How many online reviews do you have to read before you buy a pack of batteries? How many experts do you have to consult before eating a hamburger? Unless you're Frank Sinatra, you don't have to get the absolute best of everything.
As personal finance site Frugalwoods explains, trying to figure out the exact perfect, best decision in all situations is exhausting. Having too many choices and too many factors to weight leads to analysis paralysis. You have a hard time making any choice because you don't know that it will be the best one. Here's the kicker, though: most of the time you don't need to make the "best" choice anyway.
The easy access to massive data sets and consumer reviews in cyber space tempt us down the path of needing to know the "best of x" in every possible scenario. Before the internet, it wasn't possible/practical to: 1) discuss minutiae at length with others who cared/would put up with you, or 2) purchase the vast array of stuff ye olde internet proffers.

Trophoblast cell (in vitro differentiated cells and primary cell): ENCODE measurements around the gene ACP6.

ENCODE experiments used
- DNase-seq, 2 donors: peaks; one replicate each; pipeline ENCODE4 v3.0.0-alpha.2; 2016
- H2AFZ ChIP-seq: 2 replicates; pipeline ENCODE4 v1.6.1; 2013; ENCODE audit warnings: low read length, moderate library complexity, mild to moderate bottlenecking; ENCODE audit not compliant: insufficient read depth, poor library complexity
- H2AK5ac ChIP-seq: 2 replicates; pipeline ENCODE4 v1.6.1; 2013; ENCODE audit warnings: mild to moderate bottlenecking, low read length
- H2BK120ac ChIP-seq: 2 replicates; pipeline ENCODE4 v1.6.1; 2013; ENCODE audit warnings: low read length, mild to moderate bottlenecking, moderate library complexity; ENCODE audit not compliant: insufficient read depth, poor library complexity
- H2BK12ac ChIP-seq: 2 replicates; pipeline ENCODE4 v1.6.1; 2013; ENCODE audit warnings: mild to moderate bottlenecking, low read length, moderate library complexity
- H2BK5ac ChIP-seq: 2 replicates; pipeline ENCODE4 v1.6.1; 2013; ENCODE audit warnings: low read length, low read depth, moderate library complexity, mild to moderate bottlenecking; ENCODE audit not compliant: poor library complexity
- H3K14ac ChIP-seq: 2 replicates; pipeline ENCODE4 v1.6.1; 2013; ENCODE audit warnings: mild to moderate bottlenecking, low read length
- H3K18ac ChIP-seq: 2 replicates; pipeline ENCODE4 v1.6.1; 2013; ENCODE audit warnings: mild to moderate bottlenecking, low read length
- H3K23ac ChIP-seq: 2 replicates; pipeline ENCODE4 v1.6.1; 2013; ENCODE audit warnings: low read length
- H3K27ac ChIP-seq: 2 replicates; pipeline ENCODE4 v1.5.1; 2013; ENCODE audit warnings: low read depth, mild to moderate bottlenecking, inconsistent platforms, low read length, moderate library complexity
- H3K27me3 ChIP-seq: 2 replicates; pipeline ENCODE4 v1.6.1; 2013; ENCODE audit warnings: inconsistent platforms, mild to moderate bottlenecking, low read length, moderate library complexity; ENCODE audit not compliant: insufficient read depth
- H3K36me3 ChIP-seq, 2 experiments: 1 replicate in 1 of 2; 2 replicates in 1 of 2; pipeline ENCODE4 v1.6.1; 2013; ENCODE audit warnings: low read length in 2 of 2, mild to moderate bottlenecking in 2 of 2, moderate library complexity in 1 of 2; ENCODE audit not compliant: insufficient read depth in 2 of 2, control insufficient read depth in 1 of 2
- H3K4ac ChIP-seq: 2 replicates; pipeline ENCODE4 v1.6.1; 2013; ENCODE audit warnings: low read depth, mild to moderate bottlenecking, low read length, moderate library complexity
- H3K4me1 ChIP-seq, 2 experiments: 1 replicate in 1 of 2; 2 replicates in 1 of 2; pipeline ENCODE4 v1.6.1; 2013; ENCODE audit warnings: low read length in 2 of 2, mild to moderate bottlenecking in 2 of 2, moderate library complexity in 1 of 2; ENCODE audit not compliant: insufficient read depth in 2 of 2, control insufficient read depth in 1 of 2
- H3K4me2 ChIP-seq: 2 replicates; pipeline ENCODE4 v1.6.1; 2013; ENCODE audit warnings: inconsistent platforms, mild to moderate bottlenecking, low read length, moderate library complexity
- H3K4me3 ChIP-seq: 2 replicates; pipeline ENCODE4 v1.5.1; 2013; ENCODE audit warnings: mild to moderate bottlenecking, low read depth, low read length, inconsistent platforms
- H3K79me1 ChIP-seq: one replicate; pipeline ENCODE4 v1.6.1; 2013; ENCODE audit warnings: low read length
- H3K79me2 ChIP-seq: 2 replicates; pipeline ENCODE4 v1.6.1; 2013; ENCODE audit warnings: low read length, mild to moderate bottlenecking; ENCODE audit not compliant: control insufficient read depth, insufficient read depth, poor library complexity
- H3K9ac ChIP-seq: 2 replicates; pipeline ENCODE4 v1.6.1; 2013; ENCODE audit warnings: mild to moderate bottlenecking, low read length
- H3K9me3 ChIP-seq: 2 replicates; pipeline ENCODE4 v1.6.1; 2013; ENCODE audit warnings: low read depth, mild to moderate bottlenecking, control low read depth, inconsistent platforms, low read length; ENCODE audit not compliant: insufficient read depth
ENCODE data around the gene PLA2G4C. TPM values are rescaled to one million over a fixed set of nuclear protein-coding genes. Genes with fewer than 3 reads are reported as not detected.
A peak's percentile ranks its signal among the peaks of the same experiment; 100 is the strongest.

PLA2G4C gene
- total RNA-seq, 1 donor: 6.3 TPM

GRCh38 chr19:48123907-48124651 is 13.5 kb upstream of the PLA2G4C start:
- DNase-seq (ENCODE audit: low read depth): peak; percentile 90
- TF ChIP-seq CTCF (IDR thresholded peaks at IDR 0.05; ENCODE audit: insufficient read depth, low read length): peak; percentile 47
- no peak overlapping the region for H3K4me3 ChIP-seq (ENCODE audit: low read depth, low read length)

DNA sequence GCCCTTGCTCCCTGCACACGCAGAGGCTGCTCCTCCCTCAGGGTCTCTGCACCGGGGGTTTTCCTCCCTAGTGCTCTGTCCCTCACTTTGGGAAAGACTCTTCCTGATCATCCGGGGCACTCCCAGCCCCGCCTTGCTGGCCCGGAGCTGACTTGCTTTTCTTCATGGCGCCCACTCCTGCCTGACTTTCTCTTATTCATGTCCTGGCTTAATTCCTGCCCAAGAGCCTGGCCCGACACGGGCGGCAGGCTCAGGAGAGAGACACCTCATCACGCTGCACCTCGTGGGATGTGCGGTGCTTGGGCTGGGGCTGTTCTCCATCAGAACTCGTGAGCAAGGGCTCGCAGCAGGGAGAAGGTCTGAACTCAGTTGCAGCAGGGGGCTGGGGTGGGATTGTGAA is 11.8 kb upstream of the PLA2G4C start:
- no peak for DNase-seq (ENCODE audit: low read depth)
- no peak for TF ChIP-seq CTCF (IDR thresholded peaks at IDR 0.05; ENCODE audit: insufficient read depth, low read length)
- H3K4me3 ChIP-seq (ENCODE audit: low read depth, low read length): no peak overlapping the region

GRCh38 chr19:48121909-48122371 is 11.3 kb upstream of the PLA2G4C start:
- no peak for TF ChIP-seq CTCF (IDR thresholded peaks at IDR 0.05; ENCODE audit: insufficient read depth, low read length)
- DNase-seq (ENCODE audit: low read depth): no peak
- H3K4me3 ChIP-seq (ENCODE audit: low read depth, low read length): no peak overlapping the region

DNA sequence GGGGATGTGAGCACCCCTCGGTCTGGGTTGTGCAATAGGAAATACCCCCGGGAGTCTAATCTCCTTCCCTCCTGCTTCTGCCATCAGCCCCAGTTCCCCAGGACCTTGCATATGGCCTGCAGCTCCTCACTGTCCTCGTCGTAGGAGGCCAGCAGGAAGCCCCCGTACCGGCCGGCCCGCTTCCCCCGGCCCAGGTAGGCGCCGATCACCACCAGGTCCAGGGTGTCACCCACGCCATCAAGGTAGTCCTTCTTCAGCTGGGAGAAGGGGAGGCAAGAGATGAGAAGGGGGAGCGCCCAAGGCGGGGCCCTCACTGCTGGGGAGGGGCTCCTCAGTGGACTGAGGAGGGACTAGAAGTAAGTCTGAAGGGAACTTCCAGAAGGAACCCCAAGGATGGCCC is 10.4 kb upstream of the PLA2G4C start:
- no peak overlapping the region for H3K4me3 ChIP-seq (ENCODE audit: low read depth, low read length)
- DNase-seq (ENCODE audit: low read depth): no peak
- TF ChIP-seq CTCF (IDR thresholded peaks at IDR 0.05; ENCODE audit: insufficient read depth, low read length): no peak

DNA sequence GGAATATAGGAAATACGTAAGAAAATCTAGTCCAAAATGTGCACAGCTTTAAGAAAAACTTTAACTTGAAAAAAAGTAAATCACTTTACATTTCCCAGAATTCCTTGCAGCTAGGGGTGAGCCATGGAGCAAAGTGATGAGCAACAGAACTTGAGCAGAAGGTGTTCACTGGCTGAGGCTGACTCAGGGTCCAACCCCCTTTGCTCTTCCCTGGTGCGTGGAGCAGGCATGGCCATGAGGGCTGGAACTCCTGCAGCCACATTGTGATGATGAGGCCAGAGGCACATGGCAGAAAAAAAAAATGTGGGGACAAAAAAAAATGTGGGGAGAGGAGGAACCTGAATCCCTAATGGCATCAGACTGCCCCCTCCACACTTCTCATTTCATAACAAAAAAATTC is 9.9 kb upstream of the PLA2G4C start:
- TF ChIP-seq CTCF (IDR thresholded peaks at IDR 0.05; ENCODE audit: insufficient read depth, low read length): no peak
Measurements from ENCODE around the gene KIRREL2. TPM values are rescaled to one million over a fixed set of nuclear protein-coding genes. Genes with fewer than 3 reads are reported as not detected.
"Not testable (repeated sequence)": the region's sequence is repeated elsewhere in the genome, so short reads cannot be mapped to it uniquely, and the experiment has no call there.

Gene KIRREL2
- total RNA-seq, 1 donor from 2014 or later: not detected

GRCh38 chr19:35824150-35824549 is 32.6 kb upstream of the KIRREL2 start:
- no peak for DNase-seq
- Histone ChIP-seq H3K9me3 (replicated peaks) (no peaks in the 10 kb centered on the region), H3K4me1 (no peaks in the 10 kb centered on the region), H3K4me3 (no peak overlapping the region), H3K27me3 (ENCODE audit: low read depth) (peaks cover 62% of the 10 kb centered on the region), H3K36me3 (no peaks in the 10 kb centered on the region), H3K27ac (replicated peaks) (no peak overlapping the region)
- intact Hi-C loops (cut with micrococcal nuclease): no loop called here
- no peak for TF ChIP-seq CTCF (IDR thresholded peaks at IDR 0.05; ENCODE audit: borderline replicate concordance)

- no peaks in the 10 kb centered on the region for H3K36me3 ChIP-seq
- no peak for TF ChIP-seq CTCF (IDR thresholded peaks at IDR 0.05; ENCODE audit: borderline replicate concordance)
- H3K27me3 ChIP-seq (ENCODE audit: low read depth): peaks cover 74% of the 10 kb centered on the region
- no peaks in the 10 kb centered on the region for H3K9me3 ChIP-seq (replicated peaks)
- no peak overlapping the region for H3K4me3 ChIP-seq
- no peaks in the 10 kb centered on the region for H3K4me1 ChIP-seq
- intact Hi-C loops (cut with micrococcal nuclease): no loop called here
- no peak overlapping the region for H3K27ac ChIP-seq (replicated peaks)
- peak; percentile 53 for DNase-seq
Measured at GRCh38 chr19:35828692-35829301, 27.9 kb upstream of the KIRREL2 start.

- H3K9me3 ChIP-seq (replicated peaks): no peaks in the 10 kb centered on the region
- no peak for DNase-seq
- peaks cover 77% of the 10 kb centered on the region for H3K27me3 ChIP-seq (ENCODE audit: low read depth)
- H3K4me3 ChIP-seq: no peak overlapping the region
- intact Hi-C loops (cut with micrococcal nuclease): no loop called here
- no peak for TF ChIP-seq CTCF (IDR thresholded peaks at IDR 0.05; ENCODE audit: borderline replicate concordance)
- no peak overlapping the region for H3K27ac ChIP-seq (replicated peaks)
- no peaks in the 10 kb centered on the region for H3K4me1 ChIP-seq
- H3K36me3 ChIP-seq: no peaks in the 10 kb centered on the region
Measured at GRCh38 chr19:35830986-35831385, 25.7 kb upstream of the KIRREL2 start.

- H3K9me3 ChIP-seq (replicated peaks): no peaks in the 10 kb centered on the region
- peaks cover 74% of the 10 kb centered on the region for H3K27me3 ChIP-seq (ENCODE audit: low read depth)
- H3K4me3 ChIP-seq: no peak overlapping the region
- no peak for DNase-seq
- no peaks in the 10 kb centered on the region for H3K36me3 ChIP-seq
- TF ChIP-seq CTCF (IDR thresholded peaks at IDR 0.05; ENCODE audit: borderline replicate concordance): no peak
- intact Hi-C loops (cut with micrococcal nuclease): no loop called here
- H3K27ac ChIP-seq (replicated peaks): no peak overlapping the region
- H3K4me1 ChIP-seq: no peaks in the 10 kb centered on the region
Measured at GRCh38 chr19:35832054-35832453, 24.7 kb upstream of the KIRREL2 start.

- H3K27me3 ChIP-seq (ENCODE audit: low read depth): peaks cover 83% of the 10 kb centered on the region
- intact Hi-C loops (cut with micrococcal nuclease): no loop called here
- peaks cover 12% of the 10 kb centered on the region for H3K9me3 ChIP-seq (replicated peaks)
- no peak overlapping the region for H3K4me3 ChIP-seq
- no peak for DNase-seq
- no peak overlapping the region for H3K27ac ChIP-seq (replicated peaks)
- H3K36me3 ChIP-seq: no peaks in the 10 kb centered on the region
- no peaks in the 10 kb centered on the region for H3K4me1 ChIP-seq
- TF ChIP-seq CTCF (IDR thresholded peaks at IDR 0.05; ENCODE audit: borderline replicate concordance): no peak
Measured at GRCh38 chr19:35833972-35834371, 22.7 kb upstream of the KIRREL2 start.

In the olden days, if you wanted to know if a product was good or not, you had to go to the library and look up old issues of Consumer Reports. Or ask your friends. Or just flat out not care. While this approach surely wasn't the most efficient, spending an entire weekend researching lumen levels is equally inefficient.
Most of the things that you buy that are "good enough" will be fine. If you want to spend a few days weighing which car to buy, that's fair. However, you don't need to spend nearly as much time figuring out which silverware set to get. They will all do the job pretty well. Instead of trying to pick the best of everything, accept that some sub-optimal decisions are still ok and move on with your life.
The Sneaky Way That Frugality Fixes Paralysis By Analysis [Frugalwoods via Rockstar Finance ]